TinkerCAD Code Blocks

Dave Catchpole on Flickr

Check out this fun cabin-building activity that uses TinkerCAD!

Some people love to code. Others prefer to use the computer to design and draw. With Tinkercad Codeblocks, we can combine coding with computer aided design to create precise designs for 3D printing or importing into other applications.

In this example we will design a simple log cabin, similar to what we could build by hand with Lincoln Logs. To start, let’s head to the Tinkercad site: https://www.tinkercad.com/

If you do not have an account, find the Join Now button toward the top right corner of the screen in order to get started. Otherwise, sign in and head to Codeblocks!

Once you sign in, you should see the Codeblocks option in the left margin of the screen:

When you select Codeblocks, the Create New Codeblock option appears. Click it and choose New Design to get started.

Following those steps opens up a split screen as shown below:

On the left most part of the screen we see blocks of code, similar to Scratch or Blockly. The middle section is where we can drag and drop blocks to create a program, and the right hand side is where we see the result of our program.

Since we will make a log cabin in this example, start by dragging out the cylinder block.

To make this cylinder more “log-like” we will make the following changes:

  1. Rotate it 90 degrees
  2. Increase its length (height) to 80
  3. Decrease its radius to 5
  4. Set the color to brown

If we zoom in on the log (as shown below), we will notice two important properties. First, half of our log is below the plane. To fix this, we need to move it up by one radius (5 units). Second, we see three lines (red, green, and blue) that represent the three dimensional coordinate system. To move the log up, we move it along the blue z axis.

The complete code to create a log of length 80 units, rotated 90 degrees, and raised up to the level of the plane is shown below:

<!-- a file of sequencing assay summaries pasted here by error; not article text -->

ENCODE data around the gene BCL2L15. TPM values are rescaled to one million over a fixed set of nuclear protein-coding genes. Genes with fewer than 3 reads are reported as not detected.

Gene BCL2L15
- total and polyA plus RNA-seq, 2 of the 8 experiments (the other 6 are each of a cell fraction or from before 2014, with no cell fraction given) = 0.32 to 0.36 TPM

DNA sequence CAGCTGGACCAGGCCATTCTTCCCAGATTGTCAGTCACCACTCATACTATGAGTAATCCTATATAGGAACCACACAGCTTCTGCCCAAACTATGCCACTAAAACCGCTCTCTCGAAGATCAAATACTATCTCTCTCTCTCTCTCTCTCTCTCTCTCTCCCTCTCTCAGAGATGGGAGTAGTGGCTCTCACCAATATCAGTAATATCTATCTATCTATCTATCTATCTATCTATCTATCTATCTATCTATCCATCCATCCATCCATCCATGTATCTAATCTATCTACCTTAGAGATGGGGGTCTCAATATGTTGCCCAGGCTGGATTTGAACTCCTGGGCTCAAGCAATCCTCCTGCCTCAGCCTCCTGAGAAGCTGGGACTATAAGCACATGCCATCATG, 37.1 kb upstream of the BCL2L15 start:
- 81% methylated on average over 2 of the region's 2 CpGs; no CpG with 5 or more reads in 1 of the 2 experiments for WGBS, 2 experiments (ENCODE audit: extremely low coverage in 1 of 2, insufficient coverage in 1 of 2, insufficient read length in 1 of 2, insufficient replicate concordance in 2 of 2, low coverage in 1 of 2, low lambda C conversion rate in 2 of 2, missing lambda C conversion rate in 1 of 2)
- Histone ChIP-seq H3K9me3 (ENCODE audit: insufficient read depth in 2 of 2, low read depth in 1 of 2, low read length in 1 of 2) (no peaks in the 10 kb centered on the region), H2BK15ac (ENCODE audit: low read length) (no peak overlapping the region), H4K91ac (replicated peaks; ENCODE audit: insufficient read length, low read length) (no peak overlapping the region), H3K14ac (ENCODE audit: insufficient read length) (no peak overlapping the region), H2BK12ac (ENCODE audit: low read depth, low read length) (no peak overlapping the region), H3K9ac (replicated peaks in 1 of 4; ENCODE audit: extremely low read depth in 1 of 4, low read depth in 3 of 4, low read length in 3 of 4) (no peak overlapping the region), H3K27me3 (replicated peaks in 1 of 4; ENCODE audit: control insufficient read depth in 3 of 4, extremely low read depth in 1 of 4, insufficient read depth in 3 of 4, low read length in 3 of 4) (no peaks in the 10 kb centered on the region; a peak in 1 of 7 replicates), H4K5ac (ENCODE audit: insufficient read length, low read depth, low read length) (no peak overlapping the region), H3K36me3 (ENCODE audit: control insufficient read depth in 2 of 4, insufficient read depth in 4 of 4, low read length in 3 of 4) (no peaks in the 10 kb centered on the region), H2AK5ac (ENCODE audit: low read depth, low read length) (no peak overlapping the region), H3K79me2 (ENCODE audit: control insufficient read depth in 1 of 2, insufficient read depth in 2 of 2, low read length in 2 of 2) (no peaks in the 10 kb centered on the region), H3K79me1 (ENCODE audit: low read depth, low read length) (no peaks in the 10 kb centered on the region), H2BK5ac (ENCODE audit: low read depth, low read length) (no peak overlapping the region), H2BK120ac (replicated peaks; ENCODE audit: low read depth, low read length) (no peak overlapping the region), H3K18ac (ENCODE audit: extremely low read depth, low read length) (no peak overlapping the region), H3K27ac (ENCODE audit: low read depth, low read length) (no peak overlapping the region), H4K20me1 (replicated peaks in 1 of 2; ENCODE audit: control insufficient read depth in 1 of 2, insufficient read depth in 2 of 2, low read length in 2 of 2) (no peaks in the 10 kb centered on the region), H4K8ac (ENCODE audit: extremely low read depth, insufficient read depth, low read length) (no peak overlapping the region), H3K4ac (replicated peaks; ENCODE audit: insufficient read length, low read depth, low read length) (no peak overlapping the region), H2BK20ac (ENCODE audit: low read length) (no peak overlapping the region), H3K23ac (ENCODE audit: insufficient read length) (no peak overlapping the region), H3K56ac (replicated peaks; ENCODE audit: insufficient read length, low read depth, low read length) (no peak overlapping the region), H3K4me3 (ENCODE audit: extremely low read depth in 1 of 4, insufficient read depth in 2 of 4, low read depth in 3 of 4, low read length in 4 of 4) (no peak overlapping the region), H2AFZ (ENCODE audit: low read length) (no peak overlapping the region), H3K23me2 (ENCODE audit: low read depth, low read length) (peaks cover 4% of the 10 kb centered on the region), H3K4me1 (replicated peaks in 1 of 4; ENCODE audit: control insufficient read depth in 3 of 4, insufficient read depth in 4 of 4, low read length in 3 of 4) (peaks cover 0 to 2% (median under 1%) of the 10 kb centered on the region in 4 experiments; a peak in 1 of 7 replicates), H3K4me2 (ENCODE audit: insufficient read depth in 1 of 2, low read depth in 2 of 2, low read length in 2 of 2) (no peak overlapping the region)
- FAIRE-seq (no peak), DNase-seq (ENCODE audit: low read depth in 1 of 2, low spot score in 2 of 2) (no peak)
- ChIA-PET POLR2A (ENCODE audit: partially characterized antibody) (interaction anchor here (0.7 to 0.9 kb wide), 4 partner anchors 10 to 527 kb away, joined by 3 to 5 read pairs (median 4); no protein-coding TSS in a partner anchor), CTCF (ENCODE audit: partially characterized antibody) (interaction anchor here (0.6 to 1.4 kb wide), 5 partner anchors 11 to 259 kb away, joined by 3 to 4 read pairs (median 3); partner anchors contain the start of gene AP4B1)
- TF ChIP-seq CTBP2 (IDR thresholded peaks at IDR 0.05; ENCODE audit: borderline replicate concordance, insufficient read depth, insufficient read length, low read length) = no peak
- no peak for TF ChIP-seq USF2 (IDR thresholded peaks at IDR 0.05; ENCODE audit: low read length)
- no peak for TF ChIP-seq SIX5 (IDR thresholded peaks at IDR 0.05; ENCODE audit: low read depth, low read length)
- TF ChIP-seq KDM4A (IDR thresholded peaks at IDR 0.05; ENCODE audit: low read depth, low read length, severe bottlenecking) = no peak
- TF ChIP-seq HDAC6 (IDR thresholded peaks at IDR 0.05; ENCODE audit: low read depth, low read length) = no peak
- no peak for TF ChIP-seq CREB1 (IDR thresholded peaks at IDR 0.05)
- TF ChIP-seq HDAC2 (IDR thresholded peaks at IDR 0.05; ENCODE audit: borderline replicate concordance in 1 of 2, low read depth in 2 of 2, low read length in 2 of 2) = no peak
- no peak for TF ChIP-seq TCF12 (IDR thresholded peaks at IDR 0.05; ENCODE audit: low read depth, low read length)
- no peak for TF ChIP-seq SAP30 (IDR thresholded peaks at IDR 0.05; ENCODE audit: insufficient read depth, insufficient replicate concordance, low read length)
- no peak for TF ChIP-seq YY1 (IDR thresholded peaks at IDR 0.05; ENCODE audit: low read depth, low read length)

Now that we have the code for a log, we can make it a “log object” with a purple “Create New Object” block. By doing so we can have Tinkercad quickly create more logs and stack them on top of each other.

We decided that stacking six more logs on top of our original looks like a good height, as shown below. The entire stack of logs represents one object, which we named “wall”.

Each log needs to be placed two radii (2 * 5), one diameter, above the previous log. However, if anyone (including ourselves) looks at this code later, they might not realize where the numbers 10, 20, …60 come from. Some people refer to numbers like this found in code as magic numbers.

To avoid having magic numbers in our code, we can create a variable that we’ll name “diameter” (with a size of 10) and replace the numbers circled in orange with the variable diameter, as shown below.

If you have coded before, you may have learned that usually when we have parts of code that repeat over and over, such as the Add Copy of Object and Move blocks above, we can shorten our code with a “repeat” or “for” loop block. Tinkercad Codeblocks has this feature as well. It is not necessary to use, but it makes for much slicker, quicker, code.

The image below produces the exact same log wall as the previous bit of code, making use of a “for loop” to add a copy of a log and move it up by the correct amount in the z direction.

With one wall made, the bulk of our work is done. Now we just need to add in three more walls. The code for a new wall is shown below:

In the image below we add a copy of the second wall. Then we rotate it 90 degrees to form a right angle with the left and right side walls (wall and wall2). Finally we center it in the x direction and move it back 35 units in the y direction to create a 5 unit overlap with the walls that it intersects.

Finally we create a 4th wall by copying our 3rd wall and moving it -70 units in the y direction to bring it to the front of the cabin (again with a 5 unit overlap of the left and right side walls). The complete code and an image of all four walls that are generated is shown below:

The entire process can be soon in the following gif:

Stacking the logs to form the walls of the cabin is the repetitive part of this project. Now that it is complete, it is easiest to name our project and export it as an .stl (or .obj) file. Then we can upload our project into a standard (not Codeblocks) Tinkercad file and add features such as a roof, doorway, and windows as shown below.

Learn More

Quick start guide

https://blog.tinkercad.com/2019/03/27/codeblocks-update-and-quick-start-guide”

Learn to Design with Tinkercad

https://www.instructables.com/Learn-to-Design-With-Code-Using-Tinkercad-Codebloc/

Codeblocks designs for 3D printing and laser cutting

https://www.robmorrill.com/codeblocks

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